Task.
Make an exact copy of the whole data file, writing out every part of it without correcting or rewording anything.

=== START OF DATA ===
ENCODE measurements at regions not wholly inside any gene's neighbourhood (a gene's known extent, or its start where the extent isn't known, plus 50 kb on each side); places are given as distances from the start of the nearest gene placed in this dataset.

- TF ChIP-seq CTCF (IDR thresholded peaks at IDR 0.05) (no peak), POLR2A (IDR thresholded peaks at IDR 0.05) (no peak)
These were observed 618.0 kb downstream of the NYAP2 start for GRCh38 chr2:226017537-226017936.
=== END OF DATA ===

ENCODE measurements at regions not wholly inside any gene's neighbourhood (a gene's known extent, or its start where the extent isn't known, plus 50 kb on each side); places are given as distances from the start of the nearest gene placed in this dataset.

- TF ChIP-seq CTCF (IDR thresholded peaks at IDR 0.05) (no peak), POLR2A (IDR thresholded peaks at IDR 0.05) (no peak)
These were observed 618.0 kb downstream of the NYAP2 start for GRCh38 chr2:226017537-226017936.